The Galaxy’s Riqui Puig is fired up after he scored the go-ahead tally in the 73rd minute against LAFC goalkeeper John McCarthy at the Rose Bowl on Tuesday night. The Galaxy won before an MLS-record crowd of 82,110. (Alex Gallardo / For The Times)
The Galaxy returned to their first home Tuesday night, only to find out they don’t own the property anymore.
When the MLS schedule-makers gave the Galaxy a second home date with crosstown rival LAFC this season, the team decided to hold that game at the Rose Bowl, where the Galaxy played during the league’s first six seasons. That paid off handsomely at the gate, with Tuesday’s match and the postgame fireworks show drawing a league-record crowd announced at 82,110.
That appeared to be a healthy undercount.
But giving up the cozy confines of Dignity Health Sports Park for a cavernous college football stadium left the Galaxy playing before a crowd that was evenly split between the two Southern California rivals, though they gave their supporters far more to cheer about, extending their unbeaten streak in MLS play to six games with a 2-1 victory.
Tyler Boyd and Riqui Puig each had a goal and an assist for the Galaxy, with Puig setting up Boyd midway through the first half and Boyd returning the favor midway through the second. Ilie Sánchez accounted for LAFC’s only goal in the 57th minute.
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The result dropped LAFC (9-6-5) to third in the 14-team Western Conference table, while the Galaxy (4-9-7) remain one spot out of the cellar.
So maybe you can go home again after all. Galaxy coach Greg Vanney, who made his MLS debut at the Rose Bowl playing for the Galaxy in their first season, certainly felt that way.
“For me, personally, to be back in the Rose Bowl, to take a second and realize just how far the league has come and the level of the two teams — the competition, the quality of the players on the field, all that — it was just incredible,” he said.
And with the Galaxy fighting to get back into the playoff race, getting the full three points for just the second time in nearly two months — against their rivals, no less — was incredible as well.
“Tonight, against the champs, we won the game,” Vanney said. “With results come confidence.”
Tuesday’s game originally was scheduled to be played in Pasadena in February. But torrential rains washed out the match, pushing it back to July 4.
And a lot has happened in the last 4½ months.
LAFC, the reigning league champion, has remained near the top of the table while becoming the second MLS team — after the Galaxy in 2000 — to play in two CONCACAF club championship finals. The Galaxy, meanwhile, tabbed as playoff contenders in the preseason, weathered a months-long fan boycott and season-ending injuries to two starters.
The Galaxy once ruled both Southern California and the MLS; now they don’t even rule Pasadena. The franchise might have been born there, but LAFC now has a large and active supporters’ group in the city. Same goes for the South Bay, the Galaxy’s home area since 2003, which is now an LAFC bastion as well.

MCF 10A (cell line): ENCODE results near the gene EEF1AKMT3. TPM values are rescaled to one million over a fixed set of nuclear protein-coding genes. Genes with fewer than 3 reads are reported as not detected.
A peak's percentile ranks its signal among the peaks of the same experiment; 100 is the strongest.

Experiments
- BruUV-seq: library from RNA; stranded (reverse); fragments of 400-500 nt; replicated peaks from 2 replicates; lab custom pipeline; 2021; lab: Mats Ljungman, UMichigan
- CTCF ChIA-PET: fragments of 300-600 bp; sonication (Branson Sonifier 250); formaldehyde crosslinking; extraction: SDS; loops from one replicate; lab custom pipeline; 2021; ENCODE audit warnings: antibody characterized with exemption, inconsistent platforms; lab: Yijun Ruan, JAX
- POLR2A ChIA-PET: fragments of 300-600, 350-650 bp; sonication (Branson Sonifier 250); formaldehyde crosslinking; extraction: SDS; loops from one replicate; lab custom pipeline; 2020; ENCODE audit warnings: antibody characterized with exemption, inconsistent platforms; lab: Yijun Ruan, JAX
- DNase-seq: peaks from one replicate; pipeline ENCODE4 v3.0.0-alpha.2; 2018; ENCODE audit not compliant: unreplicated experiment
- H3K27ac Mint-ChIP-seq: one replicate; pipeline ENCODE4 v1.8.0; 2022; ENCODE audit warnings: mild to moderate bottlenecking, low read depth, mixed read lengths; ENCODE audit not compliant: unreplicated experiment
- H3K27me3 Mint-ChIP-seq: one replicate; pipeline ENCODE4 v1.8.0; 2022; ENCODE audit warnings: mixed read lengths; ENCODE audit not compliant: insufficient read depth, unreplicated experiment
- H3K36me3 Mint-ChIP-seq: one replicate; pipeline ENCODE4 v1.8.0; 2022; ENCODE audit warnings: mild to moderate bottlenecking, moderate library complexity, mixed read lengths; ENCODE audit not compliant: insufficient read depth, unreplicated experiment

In fact, since LAFC entered MLS in 2018, the Galaxy have ceded territory faster than the Russian army. Once the league’s top draw, the Galaxy are averaging smaller crowds than LAFC despite playing in a bigger stadium.
Tuesday’s sellout, for what counted as a Galaxy home game, will skew those numbers. But with half the crowd dressed in the black-and-gold shirts of the visitors, the game was even in the stands even as the Galaxy held a clear edge on the field.
Galaxy defender Calegari, right, looks to pass the ball away from LAFC forward Denis Bouanga during the first half. (Alex Gallardo / For The Times)
“It was a great atmosphere all around. So it was successful,” LAFC coach Steve Cherundolo said. “It felt like a playoff game.”
LAFC, playing for the ninth time in 35 days, had the best of the early going, but it had nothing to show for it.
That allowed Boyd, whose parents were visiting from New Zealand, to put the Galaxy in front in the 26th minute, spinning away from LAFC defender Erik Dueñas to create space at the top of the box, then driving a right-footed shot into the side netting at the far post for his third goal of the season.
The goal marked the sixth time the Galaxy have scored first this season, which was a good omen because they lost just one of the previous five matches.
It also marked the sixth time in the last seven games that LAFC has conceded first; it lost four of the previous six.
But with the Galaxy attackers having little trouble slicing through the midfield, LAFC was fortunate to keep the deficit to just a goal.
The start of the second half was a different story. Seconds after making a splendid save, Galaxy keeper Jonathan Klinsmann, who came on for injured starter Jonathan Bond at the half, saw Sánchez head a Timothy Tillman corner in off his gloved hands to tie the score.
It wouldn’t stay that way long, however, with Puig, who played before a big crowd at the Rose Bowl with Barcelona in the summer of 2018, racing up the center of LAFC’s defense and sliding on to a perfectly placed Boyd cross at the end of a breakaway in the 73rd minute to score the game-winner.
“He just plays at a different speed,” Vanney said of Puig. “He shifts and changes directions and accelerates through the lines. Ricky was outstanding tonight, for sure.”
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LAFC had one last chance to even the score in stoppage time, but when Nathan Ordaz fanned on a shot off a Denil Maldonado header, Klinsmann flopped on the loose ball just in front of the goal line.
That left Boyd to reflect on both the win and the crowd, neither of which might have come if the game had been played in February as scheduled.
“I guess the rain happened for a reason,” he said.
This story originally appeared in Los Angeles Times.